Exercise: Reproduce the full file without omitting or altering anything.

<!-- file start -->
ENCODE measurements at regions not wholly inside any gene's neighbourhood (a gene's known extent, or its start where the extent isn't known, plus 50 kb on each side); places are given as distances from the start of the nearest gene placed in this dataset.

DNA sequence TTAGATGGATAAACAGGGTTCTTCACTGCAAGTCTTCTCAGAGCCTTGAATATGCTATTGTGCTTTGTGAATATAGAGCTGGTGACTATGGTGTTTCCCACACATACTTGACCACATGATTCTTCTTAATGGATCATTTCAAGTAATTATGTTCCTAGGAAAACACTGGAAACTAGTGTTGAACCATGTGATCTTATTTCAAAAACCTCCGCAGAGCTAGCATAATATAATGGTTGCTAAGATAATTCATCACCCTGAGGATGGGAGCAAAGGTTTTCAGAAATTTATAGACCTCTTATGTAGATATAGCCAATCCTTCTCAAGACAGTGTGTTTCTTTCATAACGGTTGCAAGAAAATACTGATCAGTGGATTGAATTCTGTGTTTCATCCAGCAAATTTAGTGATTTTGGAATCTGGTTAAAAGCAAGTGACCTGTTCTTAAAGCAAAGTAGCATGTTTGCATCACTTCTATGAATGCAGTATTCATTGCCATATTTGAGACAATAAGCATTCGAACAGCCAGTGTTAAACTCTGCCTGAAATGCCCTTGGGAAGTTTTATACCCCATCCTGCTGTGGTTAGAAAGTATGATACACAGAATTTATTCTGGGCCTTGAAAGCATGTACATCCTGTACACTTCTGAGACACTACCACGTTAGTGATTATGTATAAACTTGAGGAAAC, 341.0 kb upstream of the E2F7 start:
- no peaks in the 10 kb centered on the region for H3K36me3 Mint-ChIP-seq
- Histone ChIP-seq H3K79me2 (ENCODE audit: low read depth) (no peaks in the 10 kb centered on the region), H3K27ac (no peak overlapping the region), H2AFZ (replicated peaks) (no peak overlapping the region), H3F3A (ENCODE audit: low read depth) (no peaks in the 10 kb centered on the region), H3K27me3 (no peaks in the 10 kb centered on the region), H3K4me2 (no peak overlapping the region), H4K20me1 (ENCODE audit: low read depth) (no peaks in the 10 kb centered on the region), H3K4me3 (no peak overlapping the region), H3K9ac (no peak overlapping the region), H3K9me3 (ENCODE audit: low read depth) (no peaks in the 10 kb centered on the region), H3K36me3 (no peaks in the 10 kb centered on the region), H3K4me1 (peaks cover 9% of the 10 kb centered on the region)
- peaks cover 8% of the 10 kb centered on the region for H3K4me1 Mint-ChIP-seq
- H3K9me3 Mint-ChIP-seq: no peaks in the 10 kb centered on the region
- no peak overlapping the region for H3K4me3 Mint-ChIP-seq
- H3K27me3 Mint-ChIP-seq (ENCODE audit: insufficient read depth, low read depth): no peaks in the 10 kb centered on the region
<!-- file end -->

ENCODE measurements at regions not wholly inside any gene's neighbourhood (a gene's known extent, or its start where the extent isn't known, plus 50 kb on each side); places are given as distances from the start of the nearest gene placed in this dataset.

DNA sequence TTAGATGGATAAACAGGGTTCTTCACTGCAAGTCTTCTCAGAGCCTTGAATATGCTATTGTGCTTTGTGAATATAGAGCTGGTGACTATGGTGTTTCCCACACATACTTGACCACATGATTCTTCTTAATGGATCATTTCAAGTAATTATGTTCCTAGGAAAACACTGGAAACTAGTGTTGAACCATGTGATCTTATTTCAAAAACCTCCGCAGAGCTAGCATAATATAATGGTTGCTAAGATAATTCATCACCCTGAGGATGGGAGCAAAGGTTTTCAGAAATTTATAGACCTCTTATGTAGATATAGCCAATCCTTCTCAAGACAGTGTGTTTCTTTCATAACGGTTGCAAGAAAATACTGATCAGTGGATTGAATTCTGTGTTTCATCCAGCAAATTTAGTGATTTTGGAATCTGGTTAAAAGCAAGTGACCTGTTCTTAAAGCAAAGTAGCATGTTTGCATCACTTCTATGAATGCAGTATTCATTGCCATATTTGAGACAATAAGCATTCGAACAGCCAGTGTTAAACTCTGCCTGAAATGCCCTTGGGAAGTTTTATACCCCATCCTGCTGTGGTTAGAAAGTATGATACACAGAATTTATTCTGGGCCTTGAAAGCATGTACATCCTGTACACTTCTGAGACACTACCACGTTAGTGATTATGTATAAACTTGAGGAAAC, 341.0 kb upstream of the E2F7 start:
- no peaks in the 10 kb centered on the region for H3K36me3 Mint-ChIP-seq
- Histone ChIP-seq H3K79me2 (ENCODE audit: low read depth) (no peaks in the 10 kb centered on the region), H3K27ac (no peak overlapping the region), H2AFZ (replicated peaks) (no peak overlapping the region), H3F3A (ENCODE audit: low read depth) (no peaks in the 10 kb centered on the region), H3K27me3 (no peaks in the 10 kb centered on the region), H3K4me2 (no peak overlapping the region), H4K20me1 (ENCODE audit: low read depth) (no peaks in the 10 kb centered on the region), H3K4me3 (no peak overlapping the region), H3K9ac (no peak overlapping the region), H3K9me3 (ENCODE audit: low read depth) (no peaks in the 10 kb centered on the region), H3K36me3 (no peaks in the 10 kb centered on the region), H3K4me1 (peaks cover 9% of the 10 kb centered on the region)
- peaks cover 8% of the 10 kb centered on the region for H3K4me1 Mint-ChIP-seq
- H3K9me3 Mint-ChIP-seq: no peaks in the 10 kb centered on the region
- no peak overlapping the region for H3K4me3 Mint-ChIP-seq
- H3K27me3 Mint-ChIP-seq (ENCODE audit: insufficient read depth, low read depth): no peaks in the 10 kb centered on the region